Published by Harper
Publication date: October 22nd 2013
How a work can be solid and delicate, earthy and of air is a mystery but describes Wally Lamb’s novel, We Are Water. Ostensibly it is the story of Annie Oh—wife, mother, artist and keeper of secrets, secrets that grow and beget other secrets, changing her life and the lives around her. When she is only five, she watches as her mother is swept away by a flood, along with her baby sister. Her father turns to drink in his despair and she is left largely in the care of a teenage cousin, Kent, to whom she clings in her desperation for security.
Despite this traumatic childhood, the rest of Annie’s life progresses through largely normal channels. She marries a good man, gives birth to twins, and later, a daughter. It is the arrival of her children that opens a door within her, one of creativity, which leads to three dimensional pieces of art, and eventually to her recognition and success as an artist. At this point, she falls in love with her art dealer, Viveca, and leaves her husband and their grown children to move to New York City and live with her. The novel begins with their impending wedding in Connecticut, an event that brings the past crashing into the present.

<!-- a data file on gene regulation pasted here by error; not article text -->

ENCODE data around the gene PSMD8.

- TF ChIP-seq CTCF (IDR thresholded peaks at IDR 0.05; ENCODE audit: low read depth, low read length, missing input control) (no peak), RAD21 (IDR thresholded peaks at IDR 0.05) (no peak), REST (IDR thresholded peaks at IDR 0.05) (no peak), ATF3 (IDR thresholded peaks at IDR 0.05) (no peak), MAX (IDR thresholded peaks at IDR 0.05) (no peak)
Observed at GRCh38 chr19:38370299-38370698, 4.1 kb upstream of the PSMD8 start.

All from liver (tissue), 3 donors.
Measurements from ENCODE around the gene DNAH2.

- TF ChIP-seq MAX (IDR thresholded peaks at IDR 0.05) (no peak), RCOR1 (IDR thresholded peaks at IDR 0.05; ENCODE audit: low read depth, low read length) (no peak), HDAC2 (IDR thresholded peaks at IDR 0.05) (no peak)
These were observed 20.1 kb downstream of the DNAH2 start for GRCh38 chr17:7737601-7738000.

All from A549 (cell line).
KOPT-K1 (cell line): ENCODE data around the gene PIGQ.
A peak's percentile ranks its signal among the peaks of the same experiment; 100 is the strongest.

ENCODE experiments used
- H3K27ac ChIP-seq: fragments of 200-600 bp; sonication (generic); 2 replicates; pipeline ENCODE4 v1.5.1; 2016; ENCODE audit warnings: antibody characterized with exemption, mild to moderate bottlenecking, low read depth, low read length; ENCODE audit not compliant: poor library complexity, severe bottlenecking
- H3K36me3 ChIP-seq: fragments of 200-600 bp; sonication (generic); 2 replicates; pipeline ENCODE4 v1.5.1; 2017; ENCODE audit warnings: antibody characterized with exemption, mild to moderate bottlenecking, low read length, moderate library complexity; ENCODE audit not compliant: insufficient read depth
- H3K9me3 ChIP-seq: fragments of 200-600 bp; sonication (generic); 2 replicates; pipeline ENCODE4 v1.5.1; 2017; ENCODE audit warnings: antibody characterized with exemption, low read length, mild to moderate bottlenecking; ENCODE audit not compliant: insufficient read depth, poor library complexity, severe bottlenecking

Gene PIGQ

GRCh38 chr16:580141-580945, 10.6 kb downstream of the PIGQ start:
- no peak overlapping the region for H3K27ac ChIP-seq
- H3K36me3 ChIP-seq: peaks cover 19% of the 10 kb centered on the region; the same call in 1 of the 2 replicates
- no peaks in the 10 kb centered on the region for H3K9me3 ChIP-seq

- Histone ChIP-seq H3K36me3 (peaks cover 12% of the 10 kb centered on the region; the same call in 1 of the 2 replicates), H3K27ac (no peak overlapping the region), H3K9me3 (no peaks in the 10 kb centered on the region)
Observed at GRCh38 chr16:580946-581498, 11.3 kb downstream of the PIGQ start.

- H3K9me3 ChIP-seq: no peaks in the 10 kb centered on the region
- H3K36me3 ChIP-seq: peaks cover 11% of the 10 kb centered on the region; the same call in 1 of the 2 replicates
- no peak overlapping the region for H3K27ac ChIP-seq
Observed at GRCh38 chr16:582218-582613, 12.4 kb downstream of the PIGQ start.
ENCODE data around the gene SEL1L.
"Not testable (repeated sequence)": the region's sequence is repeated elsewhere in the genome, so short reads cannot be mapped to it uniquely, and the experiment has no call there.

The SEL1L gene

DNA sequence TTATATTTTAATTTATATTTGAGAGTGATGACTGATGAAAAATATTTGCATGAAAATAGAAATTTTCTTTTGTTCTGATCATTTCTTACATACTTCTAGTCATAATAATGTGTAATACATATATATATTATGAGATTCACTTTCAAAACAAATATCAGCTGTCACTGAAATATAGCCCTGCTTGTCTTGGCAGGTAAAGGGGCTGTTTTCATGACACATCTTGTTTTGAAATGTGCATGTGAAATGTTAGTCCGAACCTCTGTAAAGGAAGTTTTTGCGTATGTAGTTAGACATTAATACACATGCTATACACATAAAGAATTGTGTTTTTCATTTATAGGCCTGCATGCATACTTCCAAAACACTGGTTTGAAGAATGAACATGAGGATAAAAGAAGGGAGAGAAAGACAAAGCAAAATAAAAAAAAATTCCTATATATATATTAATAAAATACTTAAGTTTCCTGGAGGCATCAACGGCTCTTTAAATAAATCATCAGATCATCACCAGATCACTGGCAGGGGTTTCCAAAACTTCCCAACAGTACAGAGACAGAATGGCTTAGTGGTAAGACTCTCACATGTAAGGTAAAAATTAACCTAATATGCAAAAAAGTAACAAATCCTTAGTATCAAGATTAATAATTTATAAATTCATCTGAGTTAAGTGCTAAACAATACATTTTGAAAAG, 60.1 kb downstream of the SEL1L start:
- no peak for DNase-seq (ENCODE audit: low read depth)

We Are Water is told alternately by each member of the Oh family, so we hear from father Orion, twins Ariane and Andrew, baby sister Marissa, and Annie herself. As they reconstruct family history from their own perspective there are areas that distinctly mesh and those that do not. Lamb writes in the language of families from the most petty of actions to the larger, more confusing times, times that are often not remembered by all but left to fade away, replaced by something better. The family rewriting of history. In his inimitable way, he draws us into the family circle, plying us with childhood fights and name calling, marital discord, and the pull between one’s dreams and one’s obligations, creating a deep empathy for and recognition of his characters. We not only know these people and their battles but we may be them as well. It is as our attention is held by these everyday dramas that the past unspools like a wayward bale of barbed wire, slashing and cutting indiscriminately. It creates pain and permanent damage but Lamb still manages to leave us with the poignant beauty of familial love and how we go on, even when it does not seem possible.